There you have it. The Founders repeatedly articulated the #1 concern—the paramount, ultimate, most pressing issue facing the nation. Without this singular, critically important quality—if America does not get this one matter correct—the economy will be the least of our worries. Stated succinctly, that all-consuming, quintessential, premiere concern is: We the citizens, and our leaders, must reinstate acknowledgement of God and His religion (i.e., Christianity), and turn to Him in humble, penitent obedience. According to the Founders themselves, the God of the Bible was solely responsible for the establishment and perpetuation of the Republic. And that national recognition is the only thing that will preserve and sustain us, as it has done for over two centuries. Even if we could snap our fingers and fix all our economic woes instantaneously, without God’s favor we remain in deadly danger. Indeed, rather than fearing terrorists or economic depression, the time has come to reinstate a healthy, sober fear of God (Proverbs 1:7,29-33; Ecclesiastes 12:13; Hebrews 10:31; 12:29—see Miller, 2003; Miller, 2009).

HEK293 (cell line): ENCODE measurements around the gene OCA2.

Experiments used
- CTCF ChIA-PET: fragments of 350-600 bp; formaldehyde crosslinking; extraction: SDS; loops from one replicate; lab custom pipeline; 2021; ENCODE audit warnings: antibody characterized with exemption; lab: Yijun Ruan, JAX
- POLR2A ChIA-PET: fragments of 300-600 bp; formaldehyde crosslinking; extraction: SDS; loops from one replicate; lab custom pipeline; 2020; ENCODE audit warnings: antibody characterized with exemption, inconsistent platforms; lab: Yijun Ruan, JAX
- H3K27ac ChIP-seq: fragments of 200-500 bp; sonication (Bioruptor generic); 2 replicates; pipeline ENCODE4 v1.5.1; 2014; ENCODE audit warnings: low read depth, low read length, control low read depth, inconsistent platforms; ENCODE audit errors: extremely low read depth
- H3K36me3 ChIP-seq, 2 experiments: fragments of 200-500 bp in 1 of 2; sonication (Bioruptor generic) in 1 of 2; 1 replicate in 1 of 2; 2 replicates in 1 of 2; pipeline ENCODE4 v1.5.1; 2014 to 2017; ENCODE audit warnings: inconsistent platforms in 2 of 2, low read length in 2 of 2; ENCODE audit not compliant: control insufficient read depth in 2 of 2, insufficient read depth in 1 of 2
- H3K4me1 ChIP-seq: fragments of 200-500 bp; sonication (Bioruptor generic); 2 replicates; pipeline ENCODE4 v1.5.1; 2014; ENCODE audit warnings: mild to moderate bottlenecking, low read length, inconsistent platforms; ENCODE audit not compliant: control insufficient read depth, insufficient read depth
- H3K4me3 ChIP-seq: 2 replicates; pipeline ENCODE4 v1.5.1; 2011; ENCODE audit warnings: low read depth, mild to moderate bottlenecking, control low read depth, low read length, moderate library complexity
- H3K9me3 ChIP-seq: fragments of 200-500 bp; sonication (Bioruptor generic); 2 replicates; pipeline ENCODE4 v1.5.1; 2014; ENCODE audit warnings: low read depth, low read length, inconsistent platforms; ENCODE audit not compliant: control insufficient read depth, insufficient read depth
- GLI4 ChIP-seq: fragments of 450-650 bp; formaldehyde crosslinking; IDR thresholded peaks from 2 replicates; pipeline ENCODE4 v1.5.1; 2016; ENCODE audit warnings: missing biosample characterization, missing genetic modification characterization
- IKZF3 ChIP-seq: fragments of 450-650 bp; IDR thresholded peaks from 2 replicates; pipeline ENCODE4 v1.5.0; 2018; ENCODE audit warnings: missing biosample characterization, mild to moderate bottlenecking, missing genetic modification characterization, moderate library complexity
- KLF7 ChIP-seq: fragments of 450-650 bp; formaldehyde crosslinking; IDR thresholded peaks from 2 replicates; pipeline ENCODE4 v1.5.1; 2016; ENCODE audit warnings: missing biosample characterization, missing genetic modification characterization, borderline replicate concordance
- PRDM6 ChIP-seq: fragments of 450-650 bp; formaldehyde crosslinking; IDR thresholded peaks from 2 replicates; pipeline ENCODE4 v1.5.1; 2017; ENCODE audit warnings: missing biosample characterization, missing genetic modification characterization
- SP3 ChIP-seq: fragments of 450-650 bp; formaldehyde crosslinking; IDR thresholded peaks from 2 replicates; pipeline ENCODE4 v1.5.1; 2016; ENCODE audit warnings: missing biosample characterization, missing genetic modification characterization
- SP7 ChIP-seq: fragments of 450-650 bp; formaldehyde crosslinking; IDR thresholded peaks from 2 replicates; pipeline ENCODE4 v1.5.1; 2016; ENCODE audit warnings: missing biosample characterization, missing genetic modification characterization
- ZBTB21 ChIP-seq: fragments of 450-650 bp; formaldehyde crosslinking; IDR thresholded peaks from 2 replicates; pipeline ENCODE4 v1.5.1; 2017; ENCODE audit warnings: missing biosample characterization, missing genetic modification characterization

Unless America can get this one, critical issue sorted out; unless a sizable percentage of Americans will go back to God, Christ, and the Bible, and recognize their foremost need of receiving divine favor; unless citizens can restore moral and sexual sanity to their behavior based on Christian principles, the country is destined to destruction. “Righteousness exalts a nation, but sin is a reproach to any people” (Proverbs 14:34). May God bless America.
Abram Brown (1898), John Hancock: His Book (Boston, MA: Lee & Shepard Publishers).
“Economy, Jobs Easily Top Problems in Americans’ Minds” (2010), Gallup, September 21, http://www.gallup.com/poll/143135/Economy-Jobs-Easily-Top-Problems-Americans-Minds.aspx.’
“Economy Top Issue for Voters; Size of Gov’t. May Be More Pivotal” (2010), Gallup, October 26, http://www.gallup.com/poll/144029/Economy-Top-Issue-Voters-Size-Gov-May-Pivotal.aspx.
Miller, Dave (2003), “Who Believes in Hell Anymore?” http://www.apologeticspress.org/articles/2258.
Miller, Dave (2009), “God’s Fierce Anger,” http://www.apologeticspress.org/articles/2242.
Scudder, Horace (1881), Noah Webster (Boston, MA: Houghton, Mifflin, & Co.).
Steiner, Bernard (1907), The Life and Correspondence of James McHenry (Cleveland, OH: Burrows Brothers).
Webster, Noah (1832), History of the United States (New Haven, CT: Durrie & Peck).